Haifa University president aims to make it the North’s ‘multi-campus institution’

Ron Robin says school will forge partnerships abroad, and also better integrate Arab Israelis.

University of Haifa president Professor Ron Robin (photo credit: Courtesy)
University of Haifa president Professor Ron Robin
(photo credit: Courtesy)
The University of Haifa is poised to become the “multiversity of the North,” Prof. Ron Robin, its new president, told The Jerusalem Post.
Robin recently sat down with the Post to unveil his multi-year vision and to discuss strengthening academic ties with China and the importance of combating the Boycott, Divestment, Sanctions movement.
“We now have the opportunity to move the university to a new plane,” he said. “We were always somewhat ensconced in our own world and we are about to break out.”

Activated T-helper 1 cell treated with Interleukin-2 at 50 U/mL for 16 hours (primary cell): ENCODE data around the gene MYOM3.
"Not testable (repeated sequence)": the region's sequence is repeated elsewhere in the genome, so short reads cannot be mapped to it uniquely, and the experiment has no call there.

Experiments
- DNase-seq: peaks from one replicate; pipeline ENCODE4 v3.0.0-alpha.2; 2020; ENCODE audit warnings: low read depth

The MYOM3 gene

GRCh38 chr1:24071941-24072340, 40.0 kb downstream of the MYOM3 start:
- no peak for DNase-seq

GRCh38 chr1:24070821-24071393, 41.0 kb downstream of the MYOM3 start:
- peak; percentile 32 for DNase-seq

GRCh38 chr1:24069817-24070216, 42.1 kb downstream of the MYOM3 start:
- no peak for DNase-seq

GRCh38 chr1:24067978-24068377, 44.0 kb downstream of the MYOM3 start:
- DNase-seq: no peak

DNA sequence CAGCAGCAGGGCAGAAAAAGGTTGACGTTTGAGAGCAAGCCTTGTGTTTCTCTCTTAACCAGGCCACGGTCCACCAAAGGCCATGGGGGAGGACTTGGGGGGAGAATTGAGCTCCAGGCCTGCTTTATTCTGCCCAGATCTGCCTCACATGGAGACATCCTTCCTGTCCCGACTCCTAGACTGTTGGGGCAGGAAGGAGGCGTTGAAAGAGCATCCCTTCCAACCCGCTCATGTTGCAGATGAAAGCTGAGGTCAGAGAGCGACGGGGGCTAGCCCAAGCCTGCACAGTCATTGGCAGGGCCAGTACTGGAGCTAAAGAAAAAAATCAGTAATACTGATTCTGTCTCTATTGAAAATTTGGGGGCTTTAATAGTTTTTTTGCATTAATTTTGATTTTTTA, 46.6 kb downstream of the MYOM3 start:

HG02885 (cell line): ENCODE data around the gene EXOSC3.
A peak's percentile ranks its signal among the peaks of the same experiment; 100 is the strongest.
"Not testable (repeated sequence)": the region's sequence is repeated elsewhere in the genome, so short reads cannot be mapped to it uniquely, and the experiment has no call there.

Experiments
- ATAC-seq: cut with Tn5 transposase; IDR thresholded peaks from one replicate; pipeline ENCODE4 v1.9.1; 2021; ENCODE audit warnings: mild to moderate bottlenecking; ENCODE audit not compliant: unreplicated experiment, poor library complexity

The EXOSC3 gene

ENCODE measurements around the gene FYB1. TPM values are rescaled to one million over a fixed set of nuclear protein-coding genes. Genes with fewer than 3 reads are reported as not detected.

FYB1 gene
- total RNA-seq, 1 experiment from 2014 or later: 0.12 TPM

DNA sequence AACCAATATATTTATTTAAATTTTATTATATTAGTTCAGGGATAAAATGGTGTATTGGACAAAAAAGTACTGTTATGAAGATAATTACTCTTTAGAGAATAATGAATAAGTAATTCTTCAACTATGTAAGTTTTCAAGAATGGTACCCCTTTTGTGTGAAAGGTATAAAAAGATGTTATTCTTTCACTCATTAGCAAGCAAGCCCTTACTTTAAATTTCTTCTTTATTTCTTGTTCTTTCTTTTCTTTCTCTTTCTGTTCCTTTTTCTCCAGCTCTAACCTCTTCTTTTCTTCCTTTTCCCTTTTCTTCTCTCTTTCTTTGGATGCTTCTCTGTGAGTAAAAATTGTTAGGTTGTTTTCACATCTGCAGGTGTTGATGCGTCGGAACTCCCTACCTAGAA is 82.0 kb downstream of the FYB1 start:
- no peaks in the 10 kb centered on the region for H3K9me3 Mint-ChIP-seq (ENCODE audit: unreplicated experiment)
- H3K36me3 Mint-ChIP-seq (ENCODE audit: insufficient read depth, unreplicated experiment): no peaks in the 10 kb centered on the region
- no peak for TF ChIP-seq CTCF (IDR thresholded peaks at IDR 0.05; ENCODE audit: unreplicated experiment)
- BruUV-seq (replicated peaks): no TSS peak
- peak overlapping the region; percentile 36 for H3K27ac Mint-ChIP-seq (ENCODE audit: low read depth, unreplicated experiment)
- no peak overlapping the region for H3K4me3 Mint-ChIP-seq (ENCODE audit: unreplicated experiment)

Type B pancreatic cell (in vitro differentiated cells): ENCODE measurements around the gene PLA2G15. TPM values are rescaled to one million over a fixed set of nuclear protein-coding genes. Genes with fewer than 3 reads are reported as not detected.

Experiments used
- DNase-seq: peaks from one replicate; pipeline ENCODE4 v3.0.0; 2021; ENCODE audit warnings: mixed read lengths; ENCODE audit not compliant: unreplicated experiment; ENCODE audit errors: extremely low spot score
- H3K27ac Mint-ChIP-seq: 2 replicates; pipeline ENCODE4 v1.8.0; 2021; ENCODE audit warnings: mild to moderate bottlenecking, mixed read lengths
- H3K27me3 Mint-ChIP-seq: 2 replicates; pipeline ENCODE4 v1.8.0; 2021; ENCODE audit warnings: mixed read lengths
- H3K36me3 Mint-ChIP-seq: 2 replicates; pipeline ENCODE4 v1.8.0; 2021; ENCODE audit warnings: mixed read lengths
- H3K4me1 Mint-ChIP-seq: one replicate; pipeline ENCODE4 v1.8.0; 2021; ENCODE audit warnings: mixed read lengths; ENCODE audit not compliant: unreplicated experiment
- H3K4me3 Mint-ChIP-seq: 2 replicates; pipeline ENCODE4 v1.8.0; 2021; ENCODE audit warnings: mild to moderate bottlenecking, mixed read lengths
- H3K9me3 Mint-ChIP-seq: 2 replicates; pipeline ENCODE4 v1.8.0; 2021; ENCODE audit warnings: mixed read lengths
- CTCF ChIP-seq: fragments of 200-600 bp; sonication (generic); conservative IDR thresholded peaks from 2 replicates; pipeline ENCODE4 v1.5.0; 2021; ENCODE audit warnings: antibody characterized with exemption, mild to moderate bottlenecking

Robin, who took on his new role in October, has channeled his experiences from around the world and brought with him a fresh vision and lofty goal for the 45-year-old institution.
Born in Tel Aviv and raised in South Africa, Robin taught for some 20 years at the University of Haifa, and served as dean of students for five. In 2005 he left the country, “thinking I would never come back,” he said.
Robin then accepted a position at New York University where he quickly rose to become senior vice provost for global faculty development, overseeing the university’s programs in Abu Dhabi and Shanghai.
“Until Ami Ayalon called and persuaded me to come back home,” he said of the chairman of the university’s executive committee and a former head of the Shin Bet.